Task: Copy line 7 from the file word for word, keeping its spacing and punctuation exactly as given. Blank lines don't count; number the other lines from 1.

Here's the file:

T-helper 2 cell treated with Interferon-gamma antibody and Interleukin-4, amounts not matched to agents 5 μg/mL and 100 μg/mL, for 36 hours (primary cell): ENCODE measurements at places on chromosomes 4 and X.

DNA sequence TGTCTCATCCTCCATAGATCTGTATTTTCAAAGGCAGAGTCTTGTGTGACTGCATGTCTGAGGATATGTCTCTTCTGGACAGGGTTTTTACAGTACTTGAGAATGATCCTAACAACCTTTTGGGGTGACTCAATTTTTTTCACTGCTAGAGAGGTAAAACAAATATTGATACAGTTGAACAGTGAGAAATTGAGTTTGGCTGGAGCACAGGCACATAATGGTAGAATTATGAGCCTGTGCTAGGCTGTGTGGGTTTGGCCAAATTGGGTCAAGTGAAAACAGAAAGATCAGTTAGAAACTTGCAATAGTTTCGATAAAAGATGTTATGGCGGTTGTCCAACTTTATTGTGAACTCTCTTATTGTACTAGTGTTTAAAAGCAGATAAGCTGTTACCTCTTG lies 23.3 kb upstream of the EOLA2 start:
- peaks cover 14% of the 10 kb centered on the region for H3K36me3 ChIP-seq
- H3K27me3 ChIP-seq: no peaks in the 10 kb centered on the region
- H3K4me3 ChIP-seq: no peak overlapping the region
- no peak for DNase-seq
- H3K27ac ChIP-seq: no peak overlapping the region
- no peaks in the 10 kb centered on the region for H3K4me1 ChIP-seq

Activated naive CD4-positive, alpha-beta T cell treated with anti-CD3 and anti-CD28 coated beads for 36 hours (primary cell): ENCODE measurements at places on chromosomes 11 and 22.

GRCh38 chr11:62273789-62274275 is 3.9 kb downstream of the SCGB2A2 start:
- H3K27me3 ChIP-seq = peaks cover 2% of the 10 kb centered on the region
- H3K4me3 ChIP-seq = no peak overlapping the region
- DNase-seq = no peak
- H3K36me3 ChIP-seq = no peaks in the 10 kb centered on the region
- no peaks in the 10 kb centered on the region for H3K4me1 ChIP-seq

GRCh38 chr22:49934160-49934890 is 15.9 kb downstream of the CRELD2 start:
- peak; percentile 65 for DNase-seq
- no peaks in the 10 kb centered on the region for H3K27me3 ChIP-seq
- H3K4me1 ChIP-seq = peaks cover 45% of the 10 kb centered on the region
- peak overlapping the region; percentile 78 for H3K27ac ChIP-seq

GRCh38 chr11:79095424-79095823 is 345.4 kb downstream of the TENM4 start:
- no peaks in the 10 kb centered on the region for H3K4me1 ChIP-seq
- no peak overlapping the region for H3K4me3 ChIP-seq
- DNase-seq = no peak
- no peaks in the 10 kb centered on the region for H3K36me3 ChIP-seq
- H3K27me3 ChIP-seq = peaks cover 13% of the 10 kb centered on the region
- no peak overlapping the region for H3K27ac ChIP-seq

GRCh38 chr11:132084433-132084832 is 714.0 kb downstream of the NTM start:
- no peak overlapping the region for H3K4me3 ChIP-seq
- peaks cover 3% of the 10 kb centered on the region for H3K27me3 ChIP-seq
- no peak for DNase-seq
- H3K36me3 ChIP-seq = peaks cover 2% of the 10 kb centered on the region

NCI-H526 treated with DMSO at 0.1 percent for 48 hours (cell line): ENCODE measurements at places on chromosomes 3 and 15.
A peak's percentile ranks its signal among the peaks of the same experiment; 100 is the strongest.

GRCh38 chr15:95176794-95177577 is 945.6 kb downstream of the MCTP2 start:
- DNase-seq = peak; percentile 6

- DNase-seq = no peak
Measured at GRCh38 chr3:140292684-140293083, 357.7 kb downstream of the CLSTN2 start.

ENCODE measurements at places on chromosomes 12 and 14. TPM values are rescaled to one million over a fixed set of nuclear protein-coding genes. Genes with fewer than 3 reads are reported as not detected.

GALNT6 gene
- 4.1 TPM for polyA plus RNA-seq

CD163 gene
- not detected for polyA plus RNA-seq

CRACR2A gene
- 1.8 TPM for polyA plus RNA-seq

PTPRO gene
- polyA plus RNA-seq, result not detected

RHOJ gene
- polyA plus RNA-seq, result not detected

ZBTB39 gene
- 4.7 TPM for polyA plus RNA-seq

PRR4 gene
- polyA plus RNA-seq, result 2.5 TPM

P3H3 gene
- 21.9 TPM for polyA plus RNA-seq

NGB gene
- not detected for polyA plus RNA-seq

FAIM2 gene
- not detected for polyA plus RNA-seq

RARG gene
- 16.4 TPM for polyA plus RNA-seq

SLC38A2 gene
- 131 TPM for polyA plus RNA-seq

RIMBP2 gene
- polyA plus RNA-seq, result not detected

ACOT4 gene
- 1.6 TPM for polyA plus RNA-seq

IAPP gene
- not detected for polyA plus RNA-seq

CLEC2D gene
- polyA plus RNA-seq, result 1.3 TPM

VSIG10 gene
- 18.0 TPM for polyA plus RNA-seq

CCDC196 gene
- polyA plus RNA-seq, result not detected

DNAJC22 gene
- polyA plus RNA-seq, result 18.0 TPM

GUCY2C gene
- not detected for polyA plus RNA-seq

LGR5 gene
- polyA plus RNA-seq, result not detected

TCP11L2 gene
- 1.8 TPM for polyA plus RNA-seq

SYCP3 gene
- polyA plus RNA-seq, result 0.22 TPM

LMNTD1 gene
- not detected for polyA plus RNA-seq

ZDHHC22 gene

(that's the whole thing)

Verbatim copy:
- H3K27ac ChIP-seq: no peak overlapping the region